Albany: Newspaper Town

Albany Gazette, 1771George Rogers Howell’s “Bi-Centennial History of the County of Albany,” which covered the city and county through that bi-centennial year (dating to the charter) of 1886, tried to “give a list of all periodical publications of any importance issuing from the press of the county since the very first newspaper printed in the city in 1771.” He noted that the sources were sometimes incomplete or contradictory with regard to dates, and I haven’t made an attempt (yet) to correlate these with a similar listing of publications at the Library of Congress. Someday that’ll happen.

It’s hard to remember how important Albany was in the early days of the republic. Right through the Civil War and almost into the 20th century, the Albany press mattered. Partly because of its position as the seat of state government, partly because of its proximity to New York City, partly because it was at the head of the Erie Canal, Albany was a cauldron of political thought and action, a place where a young congressman named Abraham Lincoln, on the stump for presidential candidate Zachary Taylor, would come to meet with publisher/kingmaker Thurlow Weed.

It was also a place where technology advanced, and for a while (a fairly long while) was one of the most important publishing centers in the country. It was in Albany that steam first drove a printing press, in Albany that massive publishers like J.B. Lyon grew.

As Howell notes, the very first newspaper printed in the city was in 1771, the Albany Gazette. It was far from the last. Here is Howell’s listing of just the more major papers that were published up through 1886. It’s arranged a little oddly, giving the year and the date, where known, that the newspapers began; in some years there were multiple publications commenced, in others none. There may be more up-to-date information somewhere, and we may follow up on a few of these, but here is Howell’s original list:


1771.–November. Albany Gazette, published by James & Alexander Robertson. Discontinued about 1776, the publisher having joined the British and gone to New York City.

1782.–June 3. New York Gazette, or Northern Intelligencer, weekly. Balentine & Webster, publishers. The name was changed and Balentine left out.

1784.–May 28. The Albany Gazette, weekly. Charles R. Webster, publisher. May 25, 1789, semi weekly. United with the Albany Advertiser, March 1817, and so continued until April 14, 1845.

1788.–January 26. The Albany Journal, or Montgomery, Washington and Columbia Intelligencer. Charles R. & George Webster, publishers. Semi-weekly, winter and summer. In connection with the Gazette. Discontinued May 25, 1789. February 11, The Federal Herald. Removed from Lansingburgh by Claxton & Babcock, and soon after returned. The Albany Register, weekly; John & Robert Barber until 1808; Solomon Southwick until 1817. Revived in 1818 by Israel W. Clark.

1796.–November. The Chronicle, John McDonald. Joseph Fry, printer, whom Henry C. Southwick succeeded. Discontinued in 1799.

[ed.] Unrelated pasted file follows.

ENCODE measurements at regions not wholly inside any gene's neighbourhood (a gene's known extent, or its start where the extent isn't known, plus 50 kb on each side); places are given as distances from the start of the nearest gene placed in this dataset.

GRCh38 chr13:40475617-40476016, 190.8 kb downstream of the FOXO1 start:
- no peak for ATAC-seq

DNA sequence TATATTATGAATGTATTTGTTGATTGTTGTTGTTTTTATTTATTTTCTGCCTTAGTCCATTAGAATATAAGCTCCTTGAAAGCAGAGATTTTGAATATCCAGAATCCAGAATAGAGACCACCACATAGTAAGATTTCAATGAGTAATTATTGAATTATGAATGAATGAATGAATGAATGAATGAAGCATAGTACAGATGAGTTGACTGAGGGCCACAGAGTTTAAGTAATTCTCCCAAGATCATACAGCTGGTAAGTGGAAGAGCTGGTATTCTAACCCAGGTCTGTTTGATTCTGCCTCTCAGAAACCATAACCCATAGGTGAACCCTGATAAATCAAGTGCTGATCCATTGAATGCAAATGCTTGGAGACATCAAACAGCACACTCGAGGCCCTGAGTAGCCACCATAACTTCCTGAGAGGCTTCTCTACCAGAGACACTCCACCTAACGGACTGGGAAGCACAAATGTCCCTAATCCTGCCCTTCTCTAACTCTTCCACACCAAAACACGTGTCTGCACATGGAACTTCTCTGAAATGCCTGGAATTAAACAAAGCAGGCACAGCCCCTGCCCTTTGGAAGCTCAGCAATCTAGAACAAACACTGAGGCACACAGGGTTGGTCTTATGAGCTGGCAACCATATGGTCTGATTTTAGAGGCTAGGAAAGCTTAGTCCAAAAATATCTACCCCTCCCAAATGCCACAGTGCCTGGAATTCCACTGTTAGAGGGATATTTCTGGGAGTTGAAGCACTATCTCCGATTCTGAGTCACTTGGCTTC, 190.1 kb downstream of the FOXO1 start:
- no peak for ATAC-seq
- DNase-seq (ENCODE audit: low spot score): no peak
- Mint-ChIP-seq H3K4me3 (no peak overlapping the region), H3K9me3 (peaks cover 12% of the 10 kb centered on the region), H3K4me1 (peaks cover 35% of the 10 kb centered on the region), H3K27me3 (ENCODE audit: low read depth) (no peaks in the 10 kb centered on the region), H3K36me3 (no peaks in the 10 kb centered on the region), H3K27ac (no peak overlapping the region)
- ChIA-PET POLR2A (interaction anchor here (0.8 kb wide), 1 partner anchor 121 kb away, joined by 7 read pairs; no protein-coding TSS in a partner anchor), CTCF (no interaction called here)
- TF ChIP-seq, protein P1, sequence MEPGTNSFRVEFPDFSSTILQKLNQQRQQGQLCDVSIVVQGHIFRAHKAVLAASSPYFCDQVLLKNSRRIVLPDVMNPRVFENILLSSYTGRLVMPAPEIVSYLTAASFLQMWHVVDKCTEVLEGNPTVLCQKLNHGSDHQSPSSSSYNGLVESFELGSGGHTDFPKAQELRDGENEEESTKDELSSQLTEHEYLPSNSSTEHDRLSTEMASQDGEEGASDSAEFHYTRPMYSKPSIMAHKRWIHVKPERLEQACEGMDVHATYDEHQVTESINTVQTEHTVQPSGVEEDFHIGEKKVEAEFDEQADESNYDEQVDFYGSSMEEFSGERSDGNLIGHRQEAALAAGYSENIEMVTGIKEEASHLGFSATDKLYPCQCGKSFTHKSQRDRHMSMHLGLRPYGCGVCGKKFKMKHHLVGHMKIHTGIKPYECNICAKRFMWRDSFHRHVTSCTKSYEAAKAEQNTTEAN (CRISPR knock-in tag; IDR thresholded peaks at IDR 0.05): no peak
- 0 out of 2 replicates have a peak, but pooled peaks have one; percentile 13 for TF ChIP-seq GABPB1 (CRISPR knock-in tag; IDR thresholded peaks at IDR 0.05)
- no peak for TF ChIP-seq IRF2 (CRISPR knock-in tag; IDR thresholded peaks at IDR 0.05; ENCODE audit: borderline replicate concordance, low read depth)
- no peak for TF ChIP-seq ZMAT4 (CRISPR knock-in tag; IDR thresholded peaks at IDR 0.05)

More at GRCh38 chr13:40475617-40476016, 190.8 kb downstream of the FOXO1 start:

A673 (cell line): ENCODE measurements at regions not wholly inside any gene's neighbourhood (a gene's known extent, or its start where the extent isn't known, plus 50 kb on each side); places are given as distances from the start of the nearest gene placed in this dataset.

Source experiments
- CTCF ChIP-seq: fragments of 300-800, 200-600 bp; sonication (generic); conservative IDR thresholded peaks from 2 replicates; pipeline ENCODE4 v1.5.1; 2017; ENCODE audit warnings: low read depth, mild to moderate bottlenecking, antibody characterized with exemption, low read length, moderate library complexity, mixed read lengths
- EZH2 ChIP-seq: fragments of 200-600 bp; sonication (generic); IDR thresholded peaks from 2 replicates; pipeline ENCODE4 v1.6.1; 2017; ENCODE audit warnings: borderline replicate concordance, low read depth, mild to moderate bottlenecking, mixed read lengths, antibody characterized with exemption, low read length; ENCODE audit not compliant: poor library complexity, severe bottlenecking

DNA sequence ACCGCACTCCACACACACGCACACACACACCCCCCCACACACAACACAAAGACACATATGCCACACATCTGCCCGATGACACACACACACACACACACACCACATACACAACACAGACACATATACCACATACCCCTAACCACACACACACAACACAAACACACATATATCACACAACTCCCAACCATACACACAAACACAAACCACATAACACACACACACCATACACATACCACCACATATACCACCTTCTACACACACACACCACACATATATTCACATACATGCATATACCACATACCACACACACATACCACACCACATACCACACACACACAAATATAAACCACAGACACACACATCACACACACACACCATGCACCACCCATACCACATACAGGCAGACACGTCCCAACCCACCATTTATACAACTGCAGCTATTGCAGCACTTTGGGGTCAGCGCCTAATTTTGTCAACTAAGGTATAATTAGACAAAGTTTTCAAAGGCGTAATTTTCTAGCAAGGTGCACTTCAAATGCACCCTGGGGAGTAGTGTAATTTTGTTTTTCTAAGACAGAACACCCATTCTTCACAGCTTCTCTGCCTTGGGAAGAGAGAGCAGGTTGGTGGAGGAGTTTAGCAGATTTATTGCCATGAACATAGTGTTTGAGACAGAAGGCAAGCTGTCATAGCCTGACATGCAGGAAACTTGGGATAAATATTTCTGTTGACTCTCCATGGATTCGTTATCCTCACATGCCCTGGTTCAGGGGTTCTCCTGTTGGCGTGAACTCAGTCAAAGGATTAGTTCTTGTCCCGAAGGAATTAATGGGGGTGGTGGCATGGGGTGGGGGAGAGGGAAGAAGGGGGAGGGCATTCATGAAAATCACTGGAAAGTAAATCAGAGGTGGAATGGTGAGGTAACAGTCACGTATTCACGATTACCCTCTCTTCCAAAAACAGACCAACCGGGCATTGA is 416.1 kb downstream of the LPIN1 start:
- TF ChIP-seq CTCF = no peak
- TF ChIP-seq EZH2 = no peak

1797.–The Albany Centinel. Loring C. Andrews; afterwards Whiting, Backus & Whiting. Discontinued, November 10, 1806.

1806.–November 11. The Centinel revived in The Republican Crisis. Backus & Whiting, and then Isaac Mitchell, publishers. 1808, Harry Croswell & Co.; William Tucker, printer. In 1809, name changed to The Balance and New York State Journal, Crowswell & Frary. Removed to Hudson in 1811.

1807.–The Guardian. Van Benthuysen & Wood, Court street, three doors below Hudson street. Continued about two years.

1812.–April 11. The Albany Republican. Samuel R. Brown. Succeeded by Mr. Romain. Finally taken to Saratoga.

1813.– January 26. The Albany Argus, tri-weekly, semi-weekly and weekly. Founded by Jesse Buel. A daily in 1825. The Croswells, Comstock, Cassidy and Manning have been among its publishers and editors. Now the Argus Co. publish it.

1813-14.–The Stranger, 8vo, published by John Cook.

1815.–June. The American Magazine, monthly. Horatio Gates Spofford [sic]. Discontinued May, 1816. September 25, Albany Daily Advertiser. Theodore Dwight, editor. John W. Walker, printer. In March, 1817, William L. Stone consolidated it with the Albany Gazette. Published by the Websters as Albany Gazette and Advertiser until April 14, 1845. June 3, Christian Visitant, 4to [meaning quarto], by Solomon Southwick. Continued two years. The Friend, 8vo [meaning octavo], monthly, by D. & S.A. Abbey. Continued one year. The Statesman, published and edited by Nathaniel H. Carter, a graduate of Dartmouth College. Removed to New York in 1818.

1819.–June 5. The Ploughboy. Solomon Southwick, editor; John O. Cole, printer.

1820.–Albany Microscope, started by Charles Galpin and continued few years.

1822.–August 3. The Oriental Star, weekly. Religious. Bezaleel Howe.

1823.–National Democrat. William McDougal. Published at Albany and New York. Discontinued April 7, 1824. Revived April 20, by Solomon Southwick.

1824.–May. Religious Monitor, monthly. Chauncey Webster. Removed to Philadelphia.

1825.–August 8. The Albany Patriot and Daily Commercial Intelligencer. George Galpin.

1826.–July 25. National Observer, weekly and semi-weekly, by George Galpin. Continued four years. Edited by Solomon Southwick.

1826.–April 22. Albany Daily Chronicle. Chas. Galpin & M.M. Cole; also, Albany Morning Chronicle, John Denio & Seth Richards. Discontinued in 1827.

1826.–Escritoire, or Masonic and Miscellaneous Album, started by E.B. Child. February 3, 1827, changed to American Masonic Record and Albany Saturday Magazine, E.B. Child. Changed to American Masonic Record and Albany Literary Journal, January 30, 1830. May, the Albany Christian Register, by L.G. Hoffman. J.R. Boyd, editor. Christian Register and Telegraph united with the Journal (of Utica) and published by Hosford & Wait as the Journal and Telegraph, November 21, 1831. About this time Lewis G. Hoffman published the American Masonic Register, five years.

1827.–May. The Antidote, by Solomon Southwick, editor; Webster & Wood, publishers. The Standard, weekly, by Matthew Cole. August 4. The Comet, by Daniel McGlashan, editor. October 13. The Albany Signs of the Times and Literary Writer, Daniel McGlashan, publisher; J.B. Van Schaick and S.D.W. Bloodgood, editors.